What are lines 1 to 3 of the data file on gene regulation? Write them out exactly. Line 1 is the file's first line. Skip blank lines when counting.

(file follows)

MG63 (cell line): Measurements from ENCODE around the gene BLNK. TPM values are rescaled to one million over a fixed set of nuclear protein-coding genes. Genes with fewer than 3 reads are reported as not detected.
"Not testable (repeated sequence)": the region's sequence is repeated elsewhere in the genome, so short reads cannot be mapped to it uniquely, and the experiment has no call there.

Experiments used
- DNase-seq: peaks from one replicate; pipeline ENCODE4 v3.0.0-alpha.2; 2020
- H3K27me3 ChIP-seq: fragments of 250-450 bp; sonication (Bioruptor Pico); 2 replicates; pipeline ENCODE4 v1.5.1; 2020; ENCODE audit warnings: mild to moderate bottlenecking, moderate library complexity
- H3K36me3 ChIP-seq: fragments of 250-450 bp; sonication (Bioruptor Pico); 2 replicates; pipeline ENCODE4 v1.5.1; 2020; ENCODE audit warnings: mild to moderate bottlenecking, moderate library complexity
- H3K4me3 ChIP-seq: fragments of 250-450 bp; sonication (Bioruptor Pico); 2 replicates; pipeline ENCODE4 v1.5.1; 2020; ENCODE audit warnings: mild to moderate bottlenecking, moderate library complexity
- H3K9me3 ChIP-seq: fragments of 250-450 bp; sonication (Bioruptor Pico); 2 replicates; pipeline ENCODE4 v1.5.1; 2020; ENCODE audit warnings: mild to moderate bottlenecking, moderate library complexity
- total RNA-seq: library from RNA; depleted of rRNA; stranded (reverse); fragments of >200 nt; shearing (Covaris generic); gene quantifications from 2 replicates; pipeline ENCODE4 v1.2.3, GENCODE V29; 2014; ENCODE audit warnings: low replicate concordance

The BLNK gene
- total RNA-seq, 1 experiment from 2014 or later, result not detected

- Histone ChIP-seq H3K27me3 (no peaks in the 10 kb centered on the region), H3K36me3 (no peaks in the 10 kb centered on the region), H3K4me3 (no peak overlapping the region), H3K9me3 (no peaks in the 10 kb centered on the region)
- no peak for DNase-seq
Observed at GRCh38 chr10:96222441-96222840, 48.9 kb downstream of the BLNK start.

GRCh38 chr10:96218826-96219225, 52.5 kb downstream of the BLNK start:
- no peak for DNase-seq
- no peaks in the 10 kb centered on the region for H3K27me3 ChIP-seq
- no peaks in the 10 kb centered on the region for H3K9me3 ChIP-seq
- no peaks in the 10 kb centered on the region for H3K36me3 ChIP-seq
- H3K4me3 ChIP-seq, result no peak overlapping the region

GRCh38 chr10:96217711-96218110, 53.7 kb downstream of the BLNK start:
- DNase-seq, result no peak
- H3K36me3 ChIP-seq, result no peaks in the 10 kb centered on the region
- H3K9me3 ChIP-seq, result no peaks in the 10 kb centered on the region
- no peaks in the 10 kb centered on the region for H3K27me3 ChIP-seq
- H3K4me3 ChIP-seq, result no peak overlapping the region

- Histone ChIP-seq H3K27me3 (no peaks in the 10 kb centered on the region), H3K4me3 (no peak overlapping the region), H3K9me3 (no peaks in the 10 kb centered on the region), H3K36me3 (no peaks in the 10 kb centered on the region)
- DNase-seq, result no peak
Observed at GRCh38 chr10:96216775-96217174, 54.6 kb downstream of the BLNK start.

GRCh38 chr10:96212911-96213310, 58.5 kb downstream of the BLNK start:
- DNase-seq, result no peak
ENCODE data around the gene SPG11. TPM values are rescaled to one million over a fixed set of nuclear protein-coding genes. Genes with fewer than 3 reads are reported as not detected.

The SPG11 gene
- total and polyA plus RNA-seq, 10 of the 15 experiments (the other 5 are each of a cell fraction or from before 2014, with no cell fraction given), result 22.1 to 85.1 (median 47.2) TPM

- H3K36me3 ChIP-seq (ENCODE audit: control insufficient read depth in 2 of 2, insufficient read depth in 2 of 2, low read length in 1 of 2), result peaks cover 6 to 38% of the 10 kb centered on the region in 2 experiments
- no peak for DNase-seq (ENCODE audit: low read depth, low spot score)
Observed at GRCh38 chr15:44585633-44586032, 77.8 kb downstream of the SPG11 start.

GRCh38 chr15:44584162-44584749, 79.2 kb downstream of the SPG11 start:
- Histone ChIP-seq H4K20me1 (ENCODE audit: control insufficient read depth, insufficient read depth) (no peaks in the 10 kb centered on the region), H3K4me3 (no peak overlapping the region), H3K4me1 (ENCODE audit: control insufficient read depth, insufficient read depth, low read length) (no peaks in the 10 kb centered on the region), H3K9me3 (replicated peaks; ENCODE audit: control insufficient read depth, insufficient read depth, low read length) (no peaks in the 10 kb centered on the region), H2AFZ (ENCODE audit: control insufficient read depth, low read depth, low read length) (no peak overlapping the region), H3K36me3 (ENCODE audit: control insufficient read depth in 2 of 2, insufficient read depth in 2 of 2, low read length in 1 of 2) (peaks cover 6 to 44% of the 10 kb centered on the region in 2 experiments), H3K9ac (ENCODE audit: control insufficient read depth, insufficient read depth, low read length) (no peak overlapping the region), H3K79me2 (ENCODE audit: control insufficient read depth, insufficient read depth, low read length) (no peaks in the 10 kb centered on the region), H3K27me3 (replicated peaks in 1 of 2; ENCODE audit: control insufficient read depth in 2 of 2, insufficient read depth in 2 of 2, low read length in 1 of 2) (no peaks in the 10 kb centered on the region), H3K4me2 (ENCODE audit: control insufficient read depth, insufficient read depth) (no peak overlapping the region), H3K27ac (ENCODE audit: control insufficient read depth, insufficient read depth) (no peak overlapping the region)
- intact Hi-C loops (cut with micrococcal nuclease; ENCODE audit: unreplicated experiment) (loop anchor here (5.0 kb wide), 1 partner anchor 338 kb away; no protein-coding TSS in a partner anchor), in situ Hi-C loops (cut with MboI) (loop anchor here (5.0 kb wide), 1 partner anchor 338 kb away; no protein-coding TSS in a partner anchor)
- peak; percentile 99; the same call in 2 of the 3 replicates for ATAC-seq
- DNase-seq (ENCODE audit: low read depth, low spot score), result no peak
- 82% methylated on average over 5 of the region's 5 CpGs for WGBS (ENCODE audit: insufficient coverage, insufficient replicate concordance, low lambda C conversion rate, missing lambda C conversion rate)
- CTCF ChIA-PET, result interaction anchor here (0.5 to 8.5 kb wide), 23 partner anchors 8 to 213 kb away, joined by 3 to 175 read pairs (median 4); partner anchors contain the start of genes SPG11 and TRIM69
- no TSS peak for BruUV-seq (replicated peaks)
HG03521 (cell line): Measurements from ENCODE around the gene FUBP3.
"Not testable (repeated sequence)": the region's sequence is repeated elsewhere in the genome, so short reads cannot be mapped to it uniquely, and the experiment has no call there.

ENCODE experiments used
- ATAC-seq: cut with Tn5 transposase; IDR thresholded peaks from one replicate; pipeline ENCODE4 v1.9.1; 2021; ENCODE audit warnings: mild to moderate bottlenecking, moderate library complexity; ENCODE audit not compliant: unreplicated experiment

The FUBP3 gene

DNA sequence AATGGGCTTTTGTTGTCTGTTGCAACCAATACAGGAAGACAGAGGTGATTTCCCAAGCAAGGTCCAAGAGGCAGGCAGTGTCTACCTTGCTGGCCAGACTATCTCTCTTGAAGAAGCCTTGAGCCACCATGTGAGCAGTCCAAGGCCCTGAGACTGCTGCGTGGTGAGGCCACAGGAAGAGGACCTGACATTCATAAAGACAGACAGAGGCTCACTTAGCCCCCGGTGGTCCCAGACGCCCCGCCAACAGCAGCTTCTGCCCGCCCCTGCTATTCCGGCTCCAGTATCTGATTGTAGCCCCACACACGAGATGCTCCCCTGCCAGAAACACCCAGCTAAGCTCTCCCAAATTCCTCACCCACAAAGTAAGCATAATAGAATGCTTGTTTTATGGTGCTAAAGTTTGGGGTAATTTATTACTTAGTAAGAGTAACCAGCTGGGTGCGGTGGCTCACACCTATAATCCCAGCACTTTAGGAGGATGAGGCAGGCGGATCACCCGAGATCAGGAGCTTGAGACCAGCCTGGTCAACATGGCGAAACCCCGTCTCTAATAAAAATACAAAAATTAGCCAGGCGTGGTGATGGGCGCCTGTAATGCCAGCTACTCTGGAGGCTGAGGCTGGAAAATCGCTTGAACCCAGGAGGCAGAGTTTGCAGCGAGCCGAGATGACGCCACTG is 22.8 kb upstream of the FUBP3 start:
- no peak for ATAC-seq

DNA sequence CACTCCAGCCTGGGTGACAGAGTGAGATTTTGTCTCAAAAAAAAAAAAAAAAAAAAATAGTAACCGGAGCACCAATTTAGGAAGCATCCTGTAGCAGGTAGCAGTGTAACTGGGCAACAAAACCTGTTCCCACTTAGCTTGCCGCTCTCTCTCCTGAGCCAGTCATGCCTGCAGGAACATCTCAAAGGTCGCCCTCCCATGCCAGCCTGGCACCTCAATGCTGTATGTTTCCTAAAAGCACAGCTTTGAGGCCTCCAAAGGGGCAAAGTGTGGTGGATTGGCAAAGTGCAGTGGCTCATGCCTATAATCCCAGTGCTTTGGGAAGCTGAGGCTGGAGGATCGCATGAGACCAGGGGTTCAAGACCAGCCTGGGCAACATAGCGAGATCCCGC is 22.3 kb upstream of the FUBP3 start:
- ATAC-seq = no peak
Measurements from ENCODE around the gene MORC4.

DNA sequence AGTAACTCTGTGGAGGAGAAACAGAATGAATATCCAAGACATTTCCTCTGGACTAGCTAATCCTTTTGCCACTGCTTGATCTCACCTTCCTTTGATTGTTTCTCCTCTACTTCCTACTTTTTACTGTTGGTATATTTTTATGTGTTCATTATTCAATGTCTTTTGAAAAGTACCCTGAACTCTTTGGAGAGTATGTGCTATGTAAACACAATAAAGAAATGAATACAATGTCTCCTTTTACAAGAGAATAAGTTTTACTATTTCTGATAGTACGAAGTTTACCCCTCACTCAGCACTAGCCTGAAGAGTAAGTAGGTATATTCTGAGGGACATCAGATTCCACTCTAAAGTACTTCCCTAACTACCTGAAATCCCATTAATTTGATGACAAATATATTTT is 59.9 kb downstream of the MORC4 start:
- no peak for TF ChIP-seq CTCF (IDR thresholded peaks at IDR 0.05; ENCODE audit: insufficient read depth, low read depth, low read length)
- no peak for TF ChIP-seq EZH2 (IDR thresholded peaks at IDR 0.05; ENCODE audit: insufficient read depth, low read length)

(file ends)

MG63 (cell line): Measurements from ENCODE around the gene BLNK. TPM values are rescaled to one million over a fixed set of nuclear protein-coding genes. Genes with fewer than 3 reads are reported as not detected.
"Not testable (repeated sequence)": the region's sequence is repeated elsewhere in the genome, so short reads cannot be mapped to it uniquely, and the experiment has no call there.

Experiments used